In the last blog entry I was finishing up a tapestry of sweetshrub. I did that, took it to the frame shop and it's now ready for an exhibit I'll be in with two other tapestry artists soon. That's to be at Danso Gallery, Clayton Arts Center,  Maryville College, Maryville, Tennessee. The show, "Three Voices," opens at the end of June and runs through July--it will be up during the Handweavers Guild of America Convergence and is on one of the tours offered as an option for conference attendees. The opening is on July 16. 

So... what else has happened since my March post? Well, I guess the most important thing was this: I went to a long-awaited artist residency at Wildacres Retreat near Little Switzerland, North Carolina in late April. I say "long-awaited" because I'd applied for a residency there twice before and hadn't been accepted. When word came this year that I was selected for a week-long residency I was elated. 

I arrived on April 25 and settled into the cabin I was assigned and found it was a great space for doing work of all kinds. My goals while there were to concentrate on a new book I'm working on and to hike the trails, photographing and drawing what I saw while there. I also took a small loom to work on.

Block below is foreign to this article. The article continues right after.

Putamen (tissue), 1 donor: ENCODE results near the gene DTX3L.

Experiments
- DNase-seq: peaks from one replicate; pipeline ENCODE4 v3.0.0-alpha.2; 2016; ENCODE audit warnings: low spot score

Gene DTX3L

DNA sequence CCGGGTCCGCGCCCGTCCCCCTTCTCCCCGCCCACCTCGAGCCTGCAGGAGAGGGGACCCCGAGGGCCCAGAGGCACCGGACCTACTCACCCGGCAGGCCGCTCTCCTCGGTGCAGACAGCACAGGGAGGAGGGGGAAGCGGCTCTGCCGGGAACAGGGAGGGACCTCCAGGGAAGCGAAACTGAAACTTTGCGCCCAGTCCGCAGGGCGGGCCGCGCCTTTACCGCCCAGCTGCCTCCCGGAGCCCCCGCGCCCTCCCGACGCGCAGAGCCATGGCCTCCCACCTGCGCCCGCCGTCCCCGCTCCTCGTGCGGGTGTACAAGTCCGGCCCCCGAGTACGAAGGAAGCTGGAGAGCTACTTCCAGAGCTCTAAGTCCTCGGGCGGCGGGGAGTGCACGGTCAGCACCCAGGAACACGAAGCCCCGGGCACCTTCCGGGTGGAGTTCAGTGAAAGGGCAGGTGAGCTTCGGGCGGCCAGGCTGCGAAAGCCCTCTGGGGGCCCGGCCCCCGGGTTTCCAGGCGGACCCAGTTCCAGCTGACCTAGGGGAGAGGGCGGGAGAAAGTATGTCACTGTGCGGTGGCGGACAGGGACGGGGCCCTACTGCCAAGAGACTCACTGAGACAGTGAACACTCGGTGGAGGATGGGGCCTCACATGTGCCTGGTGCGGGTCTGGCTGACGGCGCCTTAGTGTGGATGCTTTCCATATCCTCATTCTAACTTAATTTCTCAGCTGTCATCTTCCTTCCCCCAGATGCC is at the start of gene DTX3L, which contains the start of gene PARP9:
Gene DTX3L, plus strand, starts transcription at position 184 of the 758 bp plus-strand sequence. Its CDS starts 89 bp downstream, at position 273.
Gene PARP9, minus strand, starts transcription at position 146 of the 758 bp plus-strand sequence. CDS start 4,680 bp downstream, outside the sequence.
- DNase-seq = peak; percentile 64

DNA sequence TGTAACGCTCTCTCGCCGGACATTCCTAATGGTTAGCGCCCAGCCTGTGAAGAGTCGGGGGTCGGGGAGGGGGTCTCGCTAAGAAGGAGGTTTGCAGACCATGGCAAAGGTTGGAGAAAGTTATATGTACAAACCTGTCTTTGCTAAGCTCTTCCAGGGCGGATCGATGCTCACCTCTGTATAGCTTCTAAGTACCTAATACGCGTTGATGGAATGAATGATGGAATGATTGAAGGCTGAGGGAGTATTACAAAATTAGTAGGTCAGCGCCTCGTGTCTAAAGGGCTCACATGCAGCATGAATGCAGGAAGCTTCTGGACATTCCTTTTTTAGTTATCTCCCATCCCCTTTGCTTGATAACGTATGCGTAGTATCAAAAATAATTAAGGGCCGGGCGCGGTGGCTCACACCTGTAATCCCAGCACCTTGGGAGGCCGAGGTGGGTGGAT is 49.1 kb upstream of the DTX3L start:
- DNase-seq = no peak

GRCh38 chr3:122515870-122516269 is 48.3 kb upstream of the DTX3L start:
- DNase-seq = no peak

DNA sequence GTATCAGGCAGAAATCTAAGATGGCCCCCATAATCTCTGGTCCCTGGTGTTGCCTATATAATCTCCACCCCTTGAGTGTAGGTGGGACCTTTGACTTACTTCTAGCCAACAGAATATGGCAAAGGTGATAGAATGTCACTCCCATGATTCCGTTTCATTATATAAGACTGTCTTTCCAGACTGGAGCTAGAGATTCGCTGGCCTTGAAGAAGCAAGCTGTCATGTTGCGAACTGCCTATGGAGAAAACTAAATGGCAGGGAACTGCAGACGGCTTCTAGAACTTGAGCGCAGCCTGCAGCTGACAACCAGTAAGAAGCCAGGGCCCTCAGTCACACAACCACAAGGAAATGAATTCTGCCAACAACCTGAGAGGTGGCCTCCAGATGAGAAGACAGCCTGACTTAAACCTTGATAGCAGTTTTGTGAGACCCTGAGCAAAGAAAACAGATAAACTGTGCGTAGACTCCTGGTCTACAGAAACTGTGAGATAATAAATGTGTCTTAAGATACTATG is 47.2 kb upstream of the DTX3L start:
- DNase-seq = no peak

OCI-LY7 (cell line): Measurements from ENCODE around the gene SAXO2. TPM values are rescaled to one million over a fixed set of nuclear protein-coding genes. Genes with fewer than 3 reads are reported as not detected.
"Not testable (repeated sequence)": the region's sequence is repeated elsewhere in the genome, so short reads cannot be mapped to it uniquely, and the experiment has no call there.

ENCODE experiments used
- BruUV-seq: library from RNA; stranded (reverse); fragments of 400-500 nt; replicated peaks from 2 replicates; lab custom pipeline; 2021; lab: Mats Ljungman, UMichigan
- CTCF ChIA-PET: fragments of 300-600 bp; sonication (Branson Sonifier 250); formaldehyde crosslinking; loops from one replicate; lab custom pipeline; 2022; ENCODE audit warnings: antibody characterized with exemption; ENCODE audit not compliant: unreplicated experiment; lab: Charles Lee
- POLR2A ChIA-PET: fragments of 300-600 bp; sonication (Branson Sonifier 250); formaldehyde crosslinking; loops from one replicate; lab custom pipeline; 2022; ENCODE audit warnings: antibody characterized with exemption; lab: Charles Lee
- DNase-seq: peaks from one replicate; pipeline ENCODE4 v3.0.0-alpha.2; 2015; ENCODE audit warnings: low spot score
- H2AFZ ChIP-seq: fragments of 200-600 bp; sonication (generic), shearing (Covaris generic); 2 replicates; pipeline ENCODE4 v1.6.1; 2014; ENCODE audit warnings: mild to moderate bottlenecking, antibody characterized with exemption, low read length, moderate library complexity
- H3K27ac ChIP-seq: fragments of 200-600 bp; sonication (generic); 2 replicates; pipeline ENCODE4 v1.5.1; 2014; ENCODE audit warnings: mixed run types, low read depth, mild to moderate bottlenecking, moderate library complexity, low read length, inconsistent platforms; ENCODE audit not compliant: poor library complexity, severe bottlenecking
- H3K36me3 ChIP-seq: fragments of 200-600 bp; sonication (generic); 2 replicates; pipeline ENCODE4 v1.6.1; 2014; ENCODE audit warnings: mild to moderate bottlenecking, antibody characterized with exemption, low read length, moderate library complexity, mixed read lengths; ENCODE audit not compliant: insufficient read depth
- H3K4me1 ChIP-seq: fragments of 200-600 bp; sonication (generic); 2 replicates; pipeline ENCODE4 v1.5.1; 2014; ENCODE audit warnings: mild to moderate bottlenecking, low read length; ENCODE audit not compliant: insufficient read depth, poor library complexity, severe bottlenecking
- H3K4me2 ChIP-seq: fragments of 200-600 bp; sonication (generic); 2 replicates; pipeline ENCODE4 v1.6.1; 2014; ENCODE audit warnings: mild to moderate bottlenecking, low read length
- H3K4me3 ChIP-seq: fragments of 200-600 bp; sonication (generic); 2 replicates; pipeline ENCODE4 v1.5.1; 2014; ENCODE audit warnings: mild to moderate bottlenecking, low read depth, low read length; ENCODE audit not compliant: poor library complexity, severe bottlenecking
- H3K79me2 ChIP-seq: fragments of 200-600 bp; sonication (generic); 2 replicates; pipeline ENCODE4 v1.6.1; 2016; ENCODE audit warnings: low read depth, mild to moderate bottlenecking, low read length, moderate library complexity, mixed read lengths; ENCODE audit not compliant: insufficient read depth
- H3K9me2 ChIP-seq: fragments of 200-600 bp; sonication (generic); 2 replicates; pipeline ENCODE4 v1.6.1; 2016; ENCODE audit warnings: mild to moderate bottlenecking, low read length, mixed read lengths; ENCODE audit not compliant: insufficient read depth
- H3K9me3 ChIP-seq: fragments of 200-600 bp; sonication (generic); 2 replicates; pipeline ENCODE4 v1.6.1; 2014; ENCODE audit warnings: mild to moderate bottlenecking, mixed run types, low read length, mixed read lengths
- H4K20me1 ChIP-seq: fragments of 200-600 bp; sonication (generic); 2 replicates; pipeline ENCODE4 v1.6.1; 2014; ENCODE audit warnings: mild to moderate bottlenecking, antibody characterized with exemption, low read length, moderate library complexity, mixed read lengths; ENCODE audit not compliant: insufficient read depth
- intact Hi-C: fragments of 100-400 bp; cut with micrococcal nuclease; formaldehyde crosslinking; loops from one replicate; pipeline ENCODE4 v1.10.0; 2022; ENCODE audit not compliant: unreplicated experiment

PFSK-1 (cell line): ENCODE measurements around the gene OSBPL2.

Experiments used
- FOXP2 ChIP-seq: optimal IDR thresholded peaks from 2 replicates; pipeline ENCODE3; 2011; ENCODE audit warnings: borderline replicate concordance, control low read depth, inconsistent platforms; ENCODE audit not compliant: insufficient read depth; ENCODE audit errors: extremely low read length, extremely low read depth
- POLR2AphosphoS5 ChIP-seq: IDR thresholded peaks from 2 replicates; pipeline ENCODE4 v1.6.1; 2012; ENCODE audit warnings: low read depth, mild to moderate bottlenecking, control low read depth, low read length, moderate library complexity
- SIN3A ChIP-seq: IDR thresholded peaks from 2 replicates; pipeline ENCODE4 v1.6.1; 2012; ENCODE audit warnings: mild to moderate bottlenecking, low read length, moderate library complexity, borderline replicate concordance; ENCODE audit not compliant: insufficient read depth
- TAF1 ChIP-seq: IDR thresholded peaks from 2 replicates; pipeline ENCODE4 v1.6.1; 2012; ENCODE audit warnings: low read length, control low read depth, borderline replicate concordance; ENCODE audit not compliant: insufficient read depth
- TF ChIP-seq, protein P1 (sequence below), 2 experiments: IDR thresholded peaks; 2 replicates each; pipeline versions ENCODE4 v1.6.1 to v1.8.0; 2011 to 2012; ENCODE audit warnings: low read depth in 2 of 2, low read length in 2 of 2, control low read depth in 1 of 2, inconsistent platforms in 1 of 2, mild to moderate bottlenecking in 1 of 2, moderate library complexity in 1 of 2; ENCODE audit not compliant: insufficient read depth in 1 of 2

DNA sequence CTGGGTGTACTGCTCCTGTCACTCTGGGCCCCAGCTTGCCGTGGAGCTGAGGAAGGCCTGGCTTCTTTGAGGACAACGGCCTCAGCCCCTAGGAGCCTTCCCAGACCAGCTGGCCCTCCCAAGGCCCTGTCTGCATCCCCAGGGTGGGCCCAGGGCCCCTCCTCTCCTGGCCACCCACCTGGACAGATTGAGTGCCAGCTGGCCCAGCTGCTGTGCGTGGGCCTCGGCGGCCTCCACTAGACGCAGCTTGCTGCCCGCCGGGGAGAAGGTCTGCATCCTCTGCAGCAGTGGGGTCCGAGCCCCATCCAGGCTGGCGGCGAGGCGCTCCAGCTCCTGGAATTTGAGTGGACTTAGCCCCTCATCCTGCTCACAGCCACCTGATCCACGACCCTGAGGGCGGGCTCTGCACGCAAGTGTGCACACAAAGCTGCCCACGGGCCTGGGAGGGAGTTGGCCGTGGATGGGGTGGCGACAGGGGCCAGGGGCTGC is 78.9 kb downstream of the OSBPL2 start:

On April 28 I hiked Azalea Trail to the lodge and walked back down another trail to the main graveled road. I had my hiking sticks and sensible shoes, and was bundled up for the chilly morning with coat that had a separate liner, a fleece vest, turtleneck shirt and jeans. I was back to the gravel road and walking along, looking around, as I typically do when I walk, when my toe hit a stone embedded in the road. The stone didn't move but I did--I stumbled and fell hard on my left side with my face and left arm taking the brunt of the blow. It hurt like hell!

I was stunned for a few seconds but then I rolled over and immediately put my hand to my face and looked at it to see if there was blood--I was sure I'd really cut my face up. Then I tried to get up and realized I couldn't do that easily because I couldn't use my left arm! Somehow I got to my feet and slowly walked another 1/8 mile or so to where I was staying. I called the office when I got to the cabin and asked if there was an emergency department nearby, thought I needed to go. I was asked if I could drive myself and I said I didn't think so.